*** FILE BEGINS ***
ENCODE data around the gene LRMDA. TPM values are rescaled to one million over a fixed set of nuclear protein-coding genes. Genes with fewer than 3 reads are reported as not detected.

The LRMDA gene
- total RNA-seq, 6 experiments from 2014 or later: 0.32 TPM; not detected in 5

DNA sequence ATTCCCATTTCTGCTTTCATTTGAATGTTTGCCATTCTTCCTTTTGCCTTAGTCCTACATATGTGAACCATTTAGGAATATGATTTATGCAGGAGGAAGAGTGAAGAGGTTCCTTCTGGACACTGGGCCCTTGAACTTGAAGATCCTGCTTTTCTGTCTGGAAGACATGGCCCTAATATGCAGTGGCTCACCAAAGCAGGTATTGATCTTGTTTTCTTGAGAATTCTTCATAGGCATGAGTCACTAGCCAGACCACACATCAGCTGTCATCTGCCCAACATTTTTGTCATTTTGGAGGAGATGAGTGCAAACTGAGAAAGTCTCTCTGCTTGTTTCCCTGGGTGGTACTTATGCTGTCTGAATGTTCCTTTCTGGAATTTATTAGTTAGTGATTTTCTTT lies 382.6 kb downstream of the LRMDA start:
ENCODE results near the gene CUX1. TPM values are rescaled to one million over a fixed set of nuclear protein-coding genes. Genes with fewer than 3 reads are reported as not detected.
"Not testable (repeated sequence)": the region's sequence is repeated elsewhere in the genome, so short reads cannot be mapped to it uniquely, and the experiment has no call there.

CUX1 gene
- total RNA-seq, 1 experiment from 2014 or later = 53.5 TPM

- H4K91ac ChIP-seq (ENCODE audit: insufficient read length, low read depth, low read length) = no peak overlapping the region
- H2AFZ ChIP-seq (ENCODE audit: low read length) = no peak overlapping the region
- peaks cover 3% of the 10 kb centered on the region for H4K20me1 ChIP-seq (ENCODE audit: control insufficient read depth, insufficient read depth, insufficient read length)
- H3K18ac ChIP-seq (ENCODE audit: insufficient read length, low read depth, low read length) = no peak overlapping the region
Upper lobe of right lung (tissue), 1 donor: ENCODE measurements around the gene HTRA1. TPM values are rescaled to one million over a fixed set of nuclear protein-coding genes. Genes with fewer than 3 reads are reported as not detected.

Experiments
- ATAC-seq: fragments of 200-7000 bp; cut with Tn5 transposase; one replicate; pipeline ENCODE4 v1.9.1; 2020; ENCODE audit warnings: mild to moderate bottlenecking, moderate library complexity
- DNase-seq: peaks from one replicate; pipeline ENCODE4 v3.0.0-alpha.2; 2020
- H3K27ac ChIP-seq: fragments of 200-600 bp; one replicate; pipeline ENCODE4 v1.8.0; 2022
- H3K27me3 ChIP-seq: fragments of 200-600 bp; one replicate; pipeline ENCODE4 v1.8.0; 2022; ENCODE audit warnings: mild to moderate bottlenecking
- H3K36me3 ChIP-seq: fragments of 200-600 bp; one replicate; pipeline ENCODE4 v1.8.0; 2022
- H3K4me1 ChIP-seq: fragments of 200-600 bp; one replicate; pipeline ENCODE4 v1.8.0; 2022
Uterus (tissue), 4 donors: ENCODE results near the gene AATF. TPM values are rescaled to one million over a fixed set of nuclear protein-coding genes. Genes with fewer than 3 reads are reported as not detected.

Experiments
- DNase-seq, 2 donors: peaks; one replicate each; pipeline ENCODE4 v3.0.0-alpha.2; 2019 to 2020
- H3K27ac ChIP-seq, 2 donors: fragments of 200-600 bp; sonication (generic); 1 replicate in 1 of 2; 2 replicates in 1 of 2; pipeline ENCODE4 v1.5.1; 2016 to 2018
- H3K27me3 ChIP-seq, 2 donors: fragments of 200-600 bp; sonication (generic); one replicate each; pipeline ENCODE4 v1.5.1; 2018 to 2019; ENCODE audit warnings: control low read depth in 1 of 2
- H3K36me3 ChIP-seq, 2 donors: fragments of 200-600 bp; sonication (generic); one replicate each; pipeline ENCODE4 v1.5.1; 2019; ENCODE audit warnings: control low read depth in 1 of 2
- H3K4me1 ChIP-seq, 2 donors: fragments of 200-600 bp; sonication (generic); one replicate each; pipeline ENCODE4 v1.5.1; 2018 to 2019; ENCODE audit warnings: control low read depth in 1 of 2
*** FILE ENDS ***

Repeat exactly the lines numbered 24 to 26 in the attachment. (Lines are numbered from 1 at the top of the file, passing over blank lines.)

- H3K27ac ChIP-seq, 2 donors: fragments of 200-600 bp; sonication (generic); 1 replicate in 1 of 2; 2 replicates in 1 of 2; pipeline ENCODE4 v1.5.1; 2016 to 2018
- H3K27me3 ChIP-seq, 2 donors: fragments of 200-600 bp; sonication (generic); one replicate each; pipeline ENCODE4 v1.5.1; 2018 to 2019; ENCODE audit warnings: control low read depth in 1 of 2
- H3K36me3 ChIP-seq, 2 donors: fragments of 200-600 bp; sonication (generic); one replicate each; pipeline ENCODE4 v1.5.1; 2019; ENCODE audit warnings: control low read depth in 1 of 2